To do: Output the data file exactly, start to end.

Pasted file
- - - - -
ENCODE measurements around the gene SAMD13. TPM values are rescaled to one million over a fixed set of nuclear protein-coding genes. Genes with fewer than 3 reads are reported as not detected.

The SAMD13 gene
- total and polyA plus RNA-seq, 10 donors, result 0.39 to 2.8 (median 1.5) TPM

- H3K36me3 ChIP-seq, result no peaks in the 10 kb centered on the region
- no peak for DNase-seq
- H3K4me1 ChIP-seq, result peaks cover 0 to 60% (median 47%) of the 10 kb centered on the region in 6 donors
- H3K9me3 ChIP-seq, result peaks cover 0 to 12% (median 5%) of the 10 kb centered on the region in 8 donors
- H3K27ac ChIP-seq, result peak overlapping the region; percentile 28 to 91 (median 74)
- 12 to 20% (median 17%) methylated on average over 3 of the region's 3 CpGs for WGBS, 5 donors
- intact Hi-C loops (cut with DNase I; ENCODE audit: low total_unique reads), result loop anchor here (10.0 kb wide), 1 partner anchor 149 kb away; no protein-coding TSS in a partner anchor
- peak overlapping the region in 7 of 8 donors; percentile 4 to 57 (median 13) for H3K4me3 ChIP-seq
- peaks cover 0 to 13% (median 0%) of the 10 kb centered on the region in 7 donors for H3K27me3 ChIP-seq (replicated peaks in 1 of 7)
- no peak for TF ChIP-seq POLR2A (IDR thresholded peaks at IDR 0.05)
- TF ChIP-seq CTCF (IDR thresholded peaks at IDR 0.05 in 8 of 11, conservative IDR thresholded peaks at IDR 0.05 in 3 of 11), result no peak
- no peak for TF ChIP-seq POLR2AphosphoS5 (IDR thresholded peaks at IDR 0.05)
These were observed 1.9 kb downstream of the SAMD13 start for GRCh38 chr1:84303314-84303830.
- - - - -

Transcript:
ENCODE measurements around the gene SAMD13. TPM values are rescaled to one million over a fixed set of nuclear protein-coding genes. Genes with fewer than 3 reads are reported as not detected.

The SAMD13 gene
- total and polyA plus RNA-seq, 10 donors, result 0.39 to 2.8 (median 1.5) TPM

- H3K36me3 ChIP-seq, result no peaks in the 10 kb centered on the region
- no peak for DNase-seq
- H3K4me1 ChIP-seq, result peaks cover 0 to 60% (median 47%) of the 10 kb centered on the region in 6 donors
- H3K9me3 ChIP-seq, result peaks cover 0 to 12% (median 5%) of the 10 kb centered on the region in 8 donors
- H3K27ac ChIP-seq, result peak overlapping the region; percentile 28 to 91 (median 74)
- 12 to 20% (median 17%) methylated on average over 3 of the region's 3 CpGs for WGBS, 5 donors
- intact Hi-C loops (cut with DNase I; ENCODE audit: low total_unique reads), result loop anchor here (10.0 kb wide), 1 partner anchor 149 kb away; no protein-coding TSS in a partner anchor
- peak overlapping the region in 7 of 8 donors; percentile 4 to 57 (median 13) for H3K4me3 ChIP-seq
- peaks cover 0 to 13% (median 0%) of the 10 kb centered on the region in 7 donors for H3K27me3 ChIP-seq (replicated peaks in 1 of 7)
- no peak for TF ChIP-seq POLR2A (IDR thresholded peaks at IDR 0.05)
- TF ChIP-seq CTCF (IDR thresholded peaks at IDR 0.05 in 8 of 11, conservative IDR thresholded peaks at IDR 0.05 in 3 of 11), result no peak
- no peak for TF ChIP-seq POLR2AphosphoS5 (IDR thresholded peaks at IDR 0.05)
These were observed 1.9 kb downstream of the SAMD13 start for GRCh38 chr1:84303314-84303830.